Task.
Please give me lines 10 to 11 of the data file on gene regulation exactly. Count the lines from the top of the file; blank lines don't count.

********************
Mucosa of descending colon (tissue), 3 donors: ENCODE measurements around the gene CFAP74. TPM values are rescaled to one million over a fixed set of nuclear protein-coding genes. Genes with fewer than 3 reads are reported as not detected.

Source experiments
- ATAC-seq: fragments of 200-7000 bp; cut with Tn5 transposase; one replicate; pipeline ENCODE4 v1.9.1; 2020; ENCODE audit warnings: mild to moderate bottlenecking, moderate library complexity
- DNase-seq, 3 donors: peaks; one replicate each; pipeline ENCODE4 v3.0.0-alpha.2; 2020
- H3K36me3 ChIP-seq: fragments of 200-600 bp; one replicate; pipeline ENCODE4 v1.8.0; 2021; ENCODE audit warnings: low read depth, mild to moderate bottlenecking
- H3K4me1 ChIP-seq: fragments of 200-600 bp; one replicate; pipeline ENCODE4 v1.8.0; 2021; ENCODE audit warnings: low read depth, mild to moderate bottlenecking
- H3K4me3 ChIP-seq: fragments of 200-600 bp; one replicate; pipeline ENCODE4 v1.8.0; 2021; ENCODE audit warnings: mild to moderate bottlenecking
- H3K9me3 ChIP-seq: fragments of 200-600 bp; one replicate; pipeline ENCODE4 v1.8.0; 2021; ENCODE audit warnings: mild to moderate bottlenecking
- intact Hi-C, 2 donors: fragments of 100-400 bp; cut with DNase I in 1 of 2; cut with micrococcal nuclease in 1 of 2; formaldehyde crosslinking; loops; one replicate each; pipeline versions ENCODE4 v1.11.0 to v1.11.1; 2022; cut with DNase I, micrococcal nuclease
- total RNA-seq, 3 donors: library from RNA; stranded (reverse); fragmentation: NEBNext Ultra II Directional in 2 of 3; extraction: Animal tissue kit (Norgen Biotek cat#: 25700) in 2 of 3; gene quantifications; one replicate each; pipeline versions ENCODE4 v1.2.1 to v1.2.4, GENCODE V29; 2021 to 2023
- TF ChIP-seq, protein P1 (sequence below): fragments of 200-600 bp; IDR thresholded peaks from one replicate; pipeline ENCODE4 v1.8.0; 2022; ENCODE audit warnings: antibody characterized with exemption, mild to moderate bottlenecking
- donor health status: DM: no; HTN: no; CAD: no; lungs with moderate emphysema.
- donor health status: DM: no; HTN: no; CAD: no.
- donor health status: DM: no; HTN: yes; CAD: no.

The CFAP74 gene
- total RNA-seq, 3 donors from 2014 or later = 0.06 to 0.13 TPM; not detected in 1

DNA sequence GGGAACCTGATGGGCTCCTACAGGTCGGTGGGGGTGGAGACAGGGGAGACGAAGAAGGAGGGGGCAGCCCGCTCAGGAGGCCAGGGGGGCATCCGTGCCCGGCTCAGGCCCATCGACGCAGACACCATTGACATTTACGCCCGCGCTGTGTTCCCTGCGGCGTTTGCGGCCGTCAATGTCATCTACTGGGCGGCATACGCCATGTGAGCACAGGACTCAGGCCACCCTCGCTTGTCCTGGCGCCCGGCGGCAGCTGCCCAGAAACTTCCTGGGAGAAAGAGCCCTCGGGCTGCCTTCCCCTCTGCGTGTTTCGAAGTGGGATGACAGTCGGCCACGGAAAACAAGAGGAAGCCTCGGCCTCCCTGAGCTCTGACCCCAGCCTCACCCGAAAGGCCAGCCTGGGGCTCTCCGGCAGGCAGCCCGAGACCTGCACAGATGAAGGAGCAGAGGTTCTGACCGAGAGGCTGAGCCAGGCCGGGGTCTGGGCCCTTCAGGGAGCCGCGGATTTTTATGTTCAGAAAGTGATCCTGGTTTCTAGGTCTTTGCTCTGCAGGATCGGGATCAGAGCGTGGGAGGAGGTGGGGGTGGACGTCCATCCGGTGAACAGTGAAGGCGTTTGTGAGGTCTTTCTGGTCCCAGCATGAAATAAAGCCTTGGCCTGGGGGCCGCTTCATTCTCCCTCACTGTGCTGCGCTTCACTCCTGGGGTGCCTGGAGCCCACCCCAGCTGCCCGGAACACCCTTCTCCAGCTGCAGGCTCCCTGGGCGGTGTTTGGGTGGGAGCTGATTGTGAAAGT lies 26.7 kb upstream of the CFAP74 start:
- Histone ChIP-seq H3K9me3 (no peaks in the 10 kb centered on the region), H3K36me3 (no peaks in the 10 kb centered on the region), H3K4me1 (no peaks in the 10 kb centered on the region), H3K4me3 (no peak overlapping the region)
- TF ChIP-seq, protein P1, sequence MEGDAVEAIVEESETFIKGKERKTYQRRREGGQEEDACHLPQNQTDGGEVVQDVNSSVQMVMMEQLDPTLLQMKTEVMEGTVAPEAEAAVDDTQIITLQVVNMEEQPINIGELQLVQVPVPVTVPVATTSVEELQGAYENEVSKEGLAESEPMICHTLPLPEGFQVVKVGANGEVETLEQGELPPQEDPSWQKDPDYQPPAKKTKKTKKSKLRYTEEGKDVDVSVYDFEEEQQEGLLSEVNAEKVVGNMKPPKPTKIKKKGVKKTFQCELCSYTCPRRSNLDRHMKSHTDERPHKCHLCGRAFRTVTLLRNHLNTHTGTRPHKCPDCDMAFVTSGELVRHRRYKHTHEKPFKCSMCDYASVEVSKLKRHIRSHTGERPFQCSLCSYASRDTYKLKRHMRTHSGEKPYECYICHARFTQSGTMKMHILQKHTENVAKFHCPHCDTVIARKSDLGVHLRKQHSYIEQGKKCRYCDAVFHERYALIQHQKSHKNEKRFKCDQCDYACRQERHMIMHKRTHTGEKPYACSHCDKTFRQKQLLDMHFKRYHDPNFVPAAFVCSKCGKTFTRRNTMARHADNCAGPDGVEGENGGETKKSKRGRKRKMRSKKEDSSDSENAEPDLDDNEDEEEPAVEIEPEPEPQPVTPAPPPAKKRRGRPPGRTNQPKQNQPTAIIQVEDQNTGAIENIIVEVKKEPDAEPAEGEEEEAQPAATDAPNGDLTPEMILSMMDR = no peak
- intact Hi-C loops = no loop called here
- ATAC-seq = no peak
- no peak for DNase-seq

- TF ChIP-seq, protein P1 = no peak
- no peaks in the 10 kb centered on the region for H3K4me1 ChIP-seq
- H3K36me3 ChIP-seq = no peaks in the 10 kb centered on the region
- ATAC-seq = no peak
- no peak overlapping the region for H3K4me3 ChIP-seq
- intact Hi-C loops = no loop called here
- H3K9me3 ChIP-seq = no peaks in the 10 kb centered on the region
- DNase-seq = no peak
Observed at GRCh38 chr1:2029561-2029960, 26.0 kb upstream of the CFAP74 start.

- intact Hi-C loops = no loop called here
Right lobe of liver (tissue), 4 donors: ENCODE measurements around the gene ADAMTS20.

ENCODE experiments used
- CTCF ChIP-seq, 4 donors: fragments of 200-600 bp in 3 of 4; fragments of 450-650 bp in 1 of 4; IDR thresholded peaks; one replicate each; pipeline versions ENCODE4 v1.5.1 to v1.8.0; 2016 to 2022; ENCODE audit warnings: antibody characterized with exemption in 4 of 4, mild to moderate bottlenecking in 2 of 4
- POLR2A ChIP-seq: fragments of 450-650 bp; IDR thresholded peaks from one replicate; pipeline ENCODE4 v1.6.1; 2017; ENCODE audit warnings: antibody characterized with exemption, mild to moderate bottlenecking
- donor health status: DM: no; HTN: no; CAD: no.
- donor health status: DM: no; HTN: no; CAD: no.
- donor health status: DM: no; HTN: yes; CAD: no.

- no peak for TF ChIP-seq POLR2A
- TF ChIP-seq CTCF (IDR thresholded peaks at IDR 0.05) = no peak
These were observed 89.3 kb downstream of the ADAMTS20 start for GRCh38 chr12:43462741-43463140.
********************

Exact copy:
- total RNA-seq, 3 donors: library from RNA; stranded (reverse); fragmentation: NEBNext Ultra II Directional in 2 of 3; extraction: Animal tissue kit (Norgen Biotek cat#: 25700) in 2 of 3; gene quantifications; one replicate each; pipeline versions ENCODE4 v1.2.1 to v1.2.4, GENCODE V29; 2021 to 2023
- TF ChIP-seq, protein P1 (sequence below): fragments of 200-600 bp; IDR thresholded peaks from one replicate; pipeline ENCODE4 v1.8.0; 2022; ENCODE audit warnings: antibody characterized with exemption, mild to moderate bottlenecking